In The News

Robbie Gramer, Justin Lynch, Colum Lynch, Jefcoate O’Donnell April 14, 2019
After four months of nationwide protests, the Sudanese military ousted President Omar al-Bashir, ending three decades of dictatorial rule. The dethronement of al-Bashir, under house arrest due to his 2009 indictment by the International Criminal Court for the Darfur genocide, leaves a power vacuum. Defense Minister Ahmed Awad Ibn Auf, under US sanctions for his role in the Darfur genocide, failed...
Edward Wong and Eric Schmitt April 13, 2019
As part of the Trump administration’s maximum pressure campaign, the US president announced that the Islamic Revolutionary Guard Corps, a powerful branch of the Iranian military, would be designated as a terrorist organization. This classification would impose sanctions on IRGC members as well as individuals and organizations connected to the group. The decision, opposed by Trump’s national...
Hisham Al-Omeisy April 9, 2019
The war in Yemen, which has entered its fifth year, has contributed to a growing humanitarian crisis alongside the hostilities between pro-government and Saudi-led forces and the Iran-backed Houthi rebels. A third group “seeking to re-establish an independent southern state” is allied with the pro-government side. As Hisham Al-Omeisy notes for the Guardian, nearly 80 percent of the country’s...
Matthias Gebauer, Konstantin von Hammerstein, Christiane Hoffmann and Marcel Rosenbach April 3, 2019
Even the strongest organizations have disagreements over dues and approaches to problems, and this is true of NATO. NATO expects members to contribute 2 percent of GDP for NATO, but Europe’s economies are struggling. Germany spends less than 1.5 percent, attributed to lingering resistance to militarism that contributed to World War II. Meanwhile, members like Turkey and Italy drift in closer ties...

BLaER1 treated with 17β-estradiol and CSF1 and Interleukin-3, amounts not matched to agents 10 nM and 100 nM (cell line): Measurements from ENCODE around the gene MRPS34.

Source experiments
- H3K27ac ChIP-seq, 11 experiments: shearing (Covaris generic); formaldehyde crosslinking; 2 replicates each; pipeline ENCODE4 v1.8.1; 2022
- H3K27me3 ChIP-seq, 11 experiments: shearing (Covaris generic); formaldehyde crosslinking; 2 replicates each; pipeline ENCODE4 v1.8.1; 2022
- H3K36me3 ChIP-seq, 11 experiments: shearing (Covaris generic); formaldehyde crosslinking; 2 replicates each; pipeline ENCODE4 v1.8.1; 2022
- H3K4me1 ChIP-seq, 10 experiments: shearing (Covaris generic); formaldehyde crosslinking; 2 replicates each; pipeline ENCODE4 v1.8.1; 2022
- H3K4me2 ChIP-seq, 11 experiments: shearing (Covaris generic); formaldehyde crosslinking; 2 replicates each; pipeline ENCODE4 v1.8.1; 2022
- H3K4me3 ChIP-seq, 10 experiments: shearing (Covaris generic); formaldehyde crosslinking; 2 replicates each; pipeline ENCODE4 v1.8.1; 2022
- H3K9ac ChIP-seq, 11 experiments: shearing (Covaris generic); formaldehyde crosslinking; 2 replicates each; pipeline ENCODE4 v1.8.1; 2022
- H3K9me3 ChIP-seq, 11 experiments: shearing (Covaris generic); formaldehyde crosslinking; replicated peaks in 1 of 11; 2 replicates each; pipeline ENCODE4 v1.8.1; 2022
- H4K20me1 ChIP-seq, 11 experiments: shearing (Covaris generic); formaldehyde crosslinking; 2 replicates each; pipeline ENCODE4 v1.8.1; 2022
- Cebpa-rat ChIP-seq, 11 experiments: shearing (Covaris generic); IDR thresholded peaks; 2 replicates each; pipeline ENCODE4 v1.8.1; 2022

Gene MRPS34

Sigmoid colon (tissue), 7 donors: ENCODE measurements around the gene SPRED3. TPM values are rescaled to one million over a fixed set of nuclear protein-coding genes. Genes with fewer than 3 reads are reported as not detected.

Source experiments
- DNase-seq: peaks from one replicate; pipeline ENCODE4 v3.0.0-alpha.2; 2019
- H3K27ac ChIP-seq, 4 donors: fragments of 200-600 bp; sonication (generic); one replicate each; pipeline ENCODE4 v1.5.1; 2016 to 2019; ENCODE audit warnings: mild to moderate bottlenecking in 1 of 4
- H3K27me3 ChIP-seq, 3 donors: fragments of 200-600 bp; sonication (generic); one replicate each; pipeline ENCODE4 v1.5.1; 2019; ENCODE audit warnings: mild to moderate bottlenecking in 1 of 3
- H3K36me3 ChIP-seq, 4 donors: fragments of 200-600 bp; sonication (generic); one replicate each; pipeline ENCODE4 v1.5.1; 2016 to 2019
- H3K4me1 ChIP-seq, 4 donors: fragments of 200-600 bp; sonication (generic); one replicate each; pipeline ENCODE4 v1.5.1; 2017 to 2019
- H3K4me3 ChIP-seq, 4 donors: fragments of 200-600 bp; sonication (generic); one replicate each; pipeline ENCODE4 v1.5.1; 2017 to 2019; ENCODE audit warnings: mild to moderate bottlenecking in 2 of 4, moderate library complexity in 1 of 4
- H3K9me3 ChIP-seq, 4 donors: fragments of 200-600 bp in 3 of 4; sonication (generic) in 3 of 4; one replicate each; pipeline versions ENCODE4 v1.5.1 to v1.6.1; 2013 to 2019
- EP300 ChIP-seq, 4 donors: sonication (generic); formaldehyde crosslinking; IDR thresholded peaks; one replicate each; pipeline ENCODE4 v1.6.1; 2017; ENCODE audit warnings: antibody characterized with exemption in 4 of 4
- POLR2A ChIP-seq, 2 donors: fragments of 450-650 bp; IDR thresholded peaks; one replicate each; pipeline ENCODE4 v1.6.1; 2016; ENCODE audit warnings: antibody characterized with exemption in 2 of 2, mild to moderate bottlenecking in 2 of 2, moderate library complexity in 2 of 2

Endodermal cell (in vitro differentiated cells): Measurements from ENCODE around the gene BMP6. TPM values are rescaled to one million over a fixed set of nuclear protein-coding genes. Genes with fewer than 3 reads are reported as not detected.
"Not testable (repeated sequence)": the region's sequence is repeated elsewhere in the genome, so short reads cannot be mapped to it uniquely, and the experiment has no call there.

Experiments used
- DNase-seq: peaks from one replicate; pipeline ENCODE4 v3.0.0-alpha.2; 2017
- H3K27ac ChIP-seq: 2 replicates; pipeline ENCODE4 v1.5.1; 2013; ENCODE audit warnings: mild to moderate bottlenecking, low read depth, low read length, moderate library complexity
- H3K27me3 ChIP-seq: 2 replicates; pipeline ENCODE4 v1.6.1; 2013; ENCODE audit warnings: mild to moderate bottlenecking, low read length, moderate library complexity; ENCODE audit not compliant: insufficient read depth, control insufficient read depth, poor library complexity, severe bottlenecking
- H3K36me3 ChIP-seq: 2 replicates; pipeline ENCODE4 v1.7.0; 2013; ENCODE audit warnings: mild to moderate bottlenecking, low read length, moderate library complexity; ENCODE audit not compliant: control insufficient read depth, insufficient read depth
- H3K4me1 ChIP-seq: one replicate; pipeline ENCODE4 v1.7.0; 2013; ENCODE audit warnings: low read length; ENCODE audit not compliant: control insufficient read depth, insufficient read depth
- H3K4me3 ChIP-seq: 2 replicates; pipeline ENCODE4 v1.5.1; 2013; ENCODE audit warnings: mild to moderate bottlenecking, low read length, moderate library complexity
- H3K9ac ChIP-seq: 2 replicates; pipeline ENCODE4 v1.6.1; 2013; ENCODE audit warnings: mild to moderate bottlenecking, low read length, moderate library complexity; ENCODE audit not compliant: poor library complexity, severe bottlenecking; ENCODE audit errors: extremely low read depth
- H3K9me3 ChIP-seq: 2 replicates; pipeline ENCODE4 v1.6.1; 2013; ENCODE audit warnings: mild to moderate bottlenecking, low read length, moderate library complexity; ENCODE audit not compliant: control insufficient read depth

Timothy Gardner March 29, 2019
The US Department of Energy has approved authorizations for companies to sell nuclear technology to Saudi Arabia, reports Timothy Gardner for Reuters. The companies requested anonymity, and the ultimate plan is to build two nuclear power plants. “Perry’s approvals, known as Part 810 authorizations, allow companies to do preliminary work on nuclear power ahead of any deal but not ship equipment...
Eli Lake March 27, 2019
Venezuela is in crisis with corruption, food shortages and power outages. The international community remains divided over a remedy. The United States supports new leadership, represented by Juan Guaido, president of the National Assembly, after a disputed election. Russian Foreign Minister Sergei Lavrov describes such support as a US-led coup and supports the Nicolas Maduro regime, in power...
Colum Lynch March 25, 2019
Since the start of this year, the Trump administration has gradually lifted key sanctions placed on North Korea after its maximum-pressure campaign received criticism from relief agencies and international organizations for denying life-saving supplies for the impoverished nation. These lifted restrictions include a freeze on the inflow of medical supplies and relief workers into Pyongyang. Many...